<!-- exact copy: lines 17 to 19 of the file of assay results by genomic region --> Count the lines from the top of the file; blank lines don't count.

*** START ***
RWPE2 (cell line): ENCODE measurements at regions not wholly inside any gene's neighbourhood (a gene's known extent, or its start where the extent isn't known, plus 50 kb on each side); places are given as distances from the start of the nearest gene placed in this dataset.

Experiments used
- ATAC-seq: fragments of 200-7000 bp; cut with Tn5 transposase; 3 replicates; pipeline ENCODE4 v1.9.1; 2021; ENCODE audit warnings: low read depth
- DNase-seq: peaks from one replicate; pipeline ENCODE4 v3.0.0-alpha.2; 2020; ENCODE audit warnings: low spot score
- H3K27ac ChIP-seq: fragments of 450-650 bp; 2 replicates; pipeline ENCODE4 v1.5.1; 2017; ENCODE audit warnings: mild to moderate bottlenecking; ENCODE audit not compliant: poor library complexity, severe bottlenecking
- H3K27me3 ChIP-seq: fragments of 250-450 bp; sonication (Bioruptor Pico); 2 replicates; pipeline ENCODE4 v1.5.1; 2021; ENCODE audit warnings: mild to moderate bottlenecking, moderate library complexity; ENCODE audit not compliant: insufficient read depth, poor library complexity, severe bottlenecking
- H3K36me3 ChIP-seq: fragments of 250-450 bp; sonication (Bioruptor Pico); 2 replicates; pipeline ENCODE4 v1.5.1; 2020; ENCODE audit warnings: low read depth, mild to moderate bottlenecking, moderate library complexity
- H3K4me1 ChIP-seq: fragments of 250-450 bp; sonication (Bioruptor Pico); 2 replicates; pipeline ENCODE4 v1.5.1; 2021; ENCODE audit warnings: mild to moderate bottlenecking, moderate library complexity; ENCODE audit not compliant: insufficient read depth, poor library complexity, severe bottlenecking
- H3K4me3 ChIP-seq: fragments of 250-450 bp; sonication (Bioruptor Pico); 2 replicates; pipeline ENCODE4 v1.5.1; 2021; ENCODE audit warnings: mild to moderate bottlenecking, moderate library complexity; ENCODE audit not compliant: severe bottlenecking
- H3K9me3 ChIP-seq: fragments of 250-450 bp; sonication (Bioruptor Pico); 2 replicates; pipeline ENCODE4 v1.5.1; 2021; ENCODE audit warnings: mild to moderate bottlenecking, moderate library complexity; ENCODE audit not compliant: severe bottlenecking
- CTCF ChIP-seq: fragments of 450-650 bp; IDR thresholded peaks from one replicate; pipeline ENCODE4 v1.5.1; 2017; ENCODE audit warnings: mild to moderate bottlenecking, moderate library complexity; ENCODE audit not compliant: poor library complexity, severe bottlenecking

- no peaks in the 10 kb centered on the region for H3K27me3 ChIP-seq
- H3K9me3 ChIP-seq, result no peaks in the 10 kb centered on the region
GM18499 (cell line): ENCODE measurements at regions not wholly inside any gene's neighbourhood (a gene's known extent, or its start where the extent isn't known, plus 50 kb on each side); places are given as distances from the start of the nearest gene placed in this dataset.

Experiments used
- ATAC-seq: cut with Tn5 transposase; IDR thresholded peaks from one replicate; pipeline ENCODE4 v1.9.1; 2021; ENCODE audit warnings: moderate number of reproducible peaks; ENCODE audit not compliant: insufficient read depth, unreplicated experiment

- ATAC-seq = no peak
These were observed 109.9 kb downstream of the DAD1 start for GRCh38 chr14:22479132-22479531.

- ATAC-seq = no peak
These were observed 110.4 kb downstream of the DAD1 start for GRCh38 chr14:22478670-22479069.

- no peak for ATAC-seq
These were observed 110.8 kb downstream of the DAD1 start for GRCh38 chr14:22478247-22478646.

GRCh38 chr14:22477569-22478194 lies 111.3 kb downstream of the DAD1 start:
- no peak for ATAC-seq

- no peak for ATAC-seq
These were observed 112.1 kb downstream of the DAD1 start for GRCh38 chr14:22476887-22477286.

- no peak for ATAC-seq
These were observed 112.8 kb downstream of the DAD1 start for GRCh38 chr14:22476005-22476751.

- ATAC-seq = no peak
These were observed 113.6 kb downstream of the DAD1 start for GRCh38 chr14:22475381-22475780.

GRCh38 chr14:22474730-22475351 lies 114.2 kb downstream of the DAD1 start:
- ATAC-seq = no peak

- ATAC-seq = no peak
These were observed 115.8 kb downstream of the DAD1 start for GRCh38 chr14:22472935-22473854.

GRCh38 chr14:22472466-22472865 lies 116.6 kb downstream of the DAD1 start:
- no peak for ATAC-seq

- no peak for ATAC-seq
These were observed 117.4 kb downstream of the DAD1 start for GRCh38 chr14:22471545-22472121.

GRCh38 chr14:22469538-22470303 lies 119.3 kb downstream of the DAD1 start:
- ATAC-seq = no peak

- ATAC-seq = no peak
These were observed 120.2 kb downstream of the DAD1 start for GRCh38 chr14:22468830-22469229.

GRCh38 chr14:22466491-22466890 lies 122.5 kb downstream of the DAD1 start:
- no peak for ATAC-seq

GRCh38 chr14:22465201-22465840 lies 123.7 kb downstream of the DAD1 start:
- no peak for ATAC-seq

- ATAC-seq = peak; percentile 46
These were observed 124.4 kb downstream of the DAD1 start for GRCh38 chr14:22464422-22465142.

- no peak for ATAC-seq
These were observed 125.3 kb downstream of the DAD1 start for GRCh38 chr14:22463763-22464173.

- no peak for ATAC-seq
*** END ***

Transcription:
- ATAC-seq = no peak
These were observed 109.9 kb downstream of the DAD1 start for GRCh38 chr14:22479132-22479531.

- ATAC-seq = no peak